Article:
Ally Marotti of the Tribune reports:
The main bank serving Illinois medical marijuana companies is pulling out of the industry, leaving operators with few options other than dealing in cash.
Bank of Springfield sent a letter to its cannabis clients late last month informing them that their accounts will be closed May 21. The decision is tied to the reversal of an Obama-era policy that discouraged prosecution of those operating under state marijuana laws.
The move is a setback for the industry, which remains a pilot program more than two years after medical cannabis became legal in Illinois. Strict regulations and other obstacles have added challenges to running cannabis companies and kept patient numbers too low for some operators to recoup their investments.
Taking away the bank accounts medical marijuana companies use to pay their employees, vendors and the government is another hurdle. It also eliminates some of the legitimacy and traceability of transactions that banking added to the industry, which had $8.5 million in retail sales statewide in February, according to the Illinois Department of Public Health.
(click here to continue reading Main bank for Illinois’ medical marijuana industry is pulling out, leaving some operators to deal in cash – Chicago Tribune.)
Yet another reason to vote against Governor Bruce Rauner, as if we needed any more. His willful antagonism towards medical cannabis is undermining its growth. Illinois certainly could do better.
Republicans, Democrats, Independents, etc. all agree that money is good for the Illinois budget, why not follow the model of Colorado, Washington, Oregon, California, Alaska, and others?
From an article earlier this year, also by Ally Marotti:
As the legal marijuana industry navigates uncertainty on the federal level, state attorneys general are asking Congress to pass a law allowing banks to work with cannabis companies.
Along with Illinois, 28 other states, Washington, D.C., and several U.S. territories have legalized medicinal cannabis, and eight states and the District of Columbia allow recreational use. But in the eyes of federal law, weed is still illegal, and the cash earned selling it is drug money.
Without banks, though, operations and growth could be hindered.
The federal government has issued guidance for how banks can work with cannabis companies, but without a law, banks hesitate to enter the growing industry. Illinois Attorney General Lisa Madigan and 18 other attorneys general — from 16 states, the District of Columbia and Guam — signed a letter this week saying they want that to change. Madigan was not available Wednesday for further comment.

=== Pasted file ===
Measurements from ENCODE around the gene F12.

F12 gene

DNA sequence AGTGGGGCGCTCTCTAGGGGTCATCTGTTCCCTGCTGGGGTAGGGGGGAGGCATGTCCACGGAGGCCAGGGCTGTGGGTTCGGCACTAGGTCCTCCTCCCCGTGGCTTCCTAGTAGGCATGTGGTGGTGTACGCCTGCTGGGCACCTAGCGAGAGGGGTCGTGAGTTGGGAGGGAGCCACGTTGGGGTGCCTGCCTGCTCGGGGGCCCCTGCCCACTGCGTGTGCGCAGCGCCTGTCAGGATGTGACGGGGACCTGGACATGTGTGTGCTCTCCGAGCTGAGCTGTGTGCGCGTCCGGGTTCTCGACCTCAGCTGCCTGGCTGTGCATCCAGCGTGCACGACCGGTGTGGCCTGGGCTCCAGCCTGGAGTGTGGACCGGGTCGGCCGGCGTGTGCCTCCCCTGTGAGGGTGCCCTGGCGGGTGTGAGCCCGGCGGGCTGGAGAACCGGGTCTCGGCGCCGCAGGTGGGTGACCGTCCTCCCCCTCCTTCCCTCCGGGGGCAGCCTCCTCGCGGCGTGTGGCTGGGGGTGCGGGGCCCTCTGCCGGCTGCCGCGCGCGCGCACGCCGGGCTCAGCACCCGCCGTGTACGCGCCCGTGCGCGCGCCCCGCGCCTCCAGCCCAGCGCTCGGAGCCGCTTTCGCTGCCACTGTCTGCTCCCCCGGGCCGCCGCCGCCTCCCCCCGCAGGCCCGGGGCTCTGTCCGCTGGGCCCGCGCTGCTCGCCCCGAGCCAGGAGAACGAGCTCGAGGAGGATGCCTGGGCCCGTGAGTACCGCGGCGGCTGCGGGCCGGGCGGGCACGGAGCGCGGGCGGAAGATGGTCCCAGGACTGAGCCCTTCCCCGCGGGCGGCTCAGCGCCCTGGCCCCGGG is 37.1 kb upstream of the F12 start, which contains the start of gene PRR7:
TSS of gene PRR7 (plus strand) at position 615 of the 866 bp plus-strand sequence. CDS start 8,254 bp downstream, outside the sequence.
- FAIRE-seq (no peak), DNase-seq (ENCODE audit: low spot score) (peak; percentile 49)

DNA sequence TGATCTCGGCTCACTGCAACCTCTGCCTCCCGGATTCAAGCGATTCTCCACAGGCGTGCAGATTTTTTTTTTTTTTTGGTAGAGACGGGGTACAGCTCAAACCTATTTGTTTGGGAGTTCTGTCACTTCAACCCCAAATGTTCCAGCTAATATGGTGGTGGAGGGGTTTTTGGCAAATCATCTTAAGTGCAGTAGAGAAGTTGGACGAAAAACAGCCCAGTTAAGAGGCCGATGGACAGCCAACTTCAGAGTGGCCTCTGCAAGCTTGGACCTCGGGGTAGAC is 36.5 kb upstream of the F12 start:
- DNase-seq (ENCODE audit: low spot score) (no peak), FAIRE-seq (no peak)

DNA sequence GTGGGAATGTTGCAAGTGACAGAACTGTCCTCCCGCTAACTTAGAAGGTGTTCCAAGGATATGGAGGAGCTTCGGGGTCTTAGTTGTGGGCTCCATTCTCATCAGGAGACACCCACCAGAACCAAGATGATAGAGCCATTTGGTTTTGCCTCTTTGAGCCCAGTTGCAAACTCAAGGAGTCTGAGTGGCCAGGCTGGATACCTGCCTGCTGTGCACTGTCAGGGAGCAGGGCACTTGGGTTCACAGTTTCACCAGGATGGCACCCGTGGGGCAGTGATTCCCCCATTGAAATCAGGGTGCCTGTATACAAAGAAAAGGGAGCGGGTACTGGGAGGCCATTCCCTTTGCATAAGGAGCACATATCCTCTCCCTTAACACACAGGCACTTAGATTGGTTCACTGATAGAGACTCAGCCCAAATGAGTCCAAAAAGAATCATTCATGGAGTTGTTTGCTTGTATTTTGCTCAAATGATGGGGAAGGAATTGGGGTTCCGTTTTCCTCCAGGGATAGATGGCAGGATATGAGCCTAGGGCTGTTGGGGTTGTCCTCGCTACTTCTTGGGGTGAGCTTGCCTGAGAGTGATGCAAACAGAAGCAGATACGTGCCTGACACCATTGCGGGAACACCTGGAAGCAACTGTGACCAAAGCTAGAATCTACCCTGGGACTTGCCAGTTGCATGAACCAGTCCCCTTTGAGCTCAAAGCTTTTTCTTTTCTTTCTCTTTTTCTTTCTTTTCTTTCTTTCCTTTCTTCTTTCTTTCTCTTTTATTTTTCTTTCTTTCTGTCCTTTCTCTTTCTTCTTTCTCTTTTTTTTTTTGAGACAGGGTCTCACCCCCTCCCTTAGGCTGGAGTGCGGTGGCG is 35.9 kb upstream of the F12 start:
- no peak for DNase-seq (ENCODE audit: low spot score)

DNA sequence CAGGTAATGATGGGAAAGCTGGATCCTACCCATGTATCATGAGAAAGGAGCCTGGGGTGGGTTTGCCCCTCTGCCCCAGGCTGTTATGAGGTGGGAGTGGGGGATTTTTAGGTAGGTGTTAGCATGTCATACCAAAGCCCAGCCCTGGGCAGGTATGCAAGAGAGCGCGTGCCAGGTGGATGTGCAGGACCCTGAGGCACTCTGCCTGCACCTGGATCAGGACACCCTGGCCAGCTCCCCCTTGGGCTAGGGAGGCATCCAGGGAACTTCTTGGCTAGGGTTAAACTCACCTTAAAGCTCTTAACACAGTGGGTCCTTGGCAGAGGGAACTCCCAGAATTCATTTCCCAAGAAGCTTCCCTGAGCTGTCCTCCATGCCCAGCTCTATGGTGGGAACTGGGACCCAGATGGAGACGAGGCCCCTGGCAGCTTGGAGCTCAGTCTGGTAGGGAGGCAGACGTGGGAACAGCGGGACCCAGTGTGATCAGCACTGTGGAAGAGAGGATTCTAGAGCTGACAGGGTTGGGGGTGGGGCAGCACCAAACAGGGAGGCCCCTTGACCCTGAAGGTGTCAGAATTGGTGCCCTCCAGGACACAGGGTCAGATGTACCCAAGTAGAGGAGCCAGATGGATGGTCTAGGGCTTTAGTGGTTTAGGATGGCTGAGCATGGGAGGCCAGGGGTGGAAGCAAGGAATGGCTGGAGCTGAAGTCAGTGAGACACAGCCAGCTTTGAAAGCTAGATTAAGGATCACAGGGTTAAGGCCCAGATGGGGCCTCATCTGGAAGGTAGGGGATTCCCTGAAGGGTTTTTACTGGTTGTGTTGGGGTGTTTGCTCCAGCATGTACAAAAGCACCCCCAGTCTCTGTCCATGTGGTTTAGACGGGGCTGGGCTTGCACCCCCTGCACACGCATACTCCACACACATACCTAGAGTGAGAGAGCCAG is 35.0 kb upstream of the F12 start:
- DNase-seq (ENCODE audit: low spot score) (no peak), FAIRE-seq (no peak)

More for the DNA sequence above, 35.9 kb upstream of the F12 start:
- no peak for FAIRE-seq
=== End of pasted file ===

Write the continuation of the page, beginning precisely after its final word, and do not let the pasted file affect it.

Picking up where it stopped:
Passing a law “would bring billions of dollars into the banking sector, and give law enforcement the ability to monitor these transactions,” according to the letter. “Moreover, compliance with tax requirements would be simpler and easier to enforce with a better-defined tracking of funds. This would, in turn, result in higher tax revenue.”
Banks that work with the cannabis industry can take further guidance from the Treasury Department’s Financial Crimes Enforcement Network. But, again, that’s just guidance.
“That’s not enough for the national and international banks,” said Cresco’s Bachtell, who has a background in mortgage banking. “They’re not comfortable with guidance; they want real regulation.”
The letter from the state attorneys general asks Congress for legislation to provide a “safe harbor” for financial institutions that work with cannabis companies in states where the drug is legal in some capacity. It points to a bill introduced in the Senate in May that would do just that.
More banks would likely expand operations into the marijuana industry if such a law were instituted, though it might take time for financial institutions to become comfortable with it, said John Hudak, a senior fellow at the Washington, D.C.-based Brookings Institution.
(click here to continue reading U.S. law sought to allow banking for legal pot – Near West.)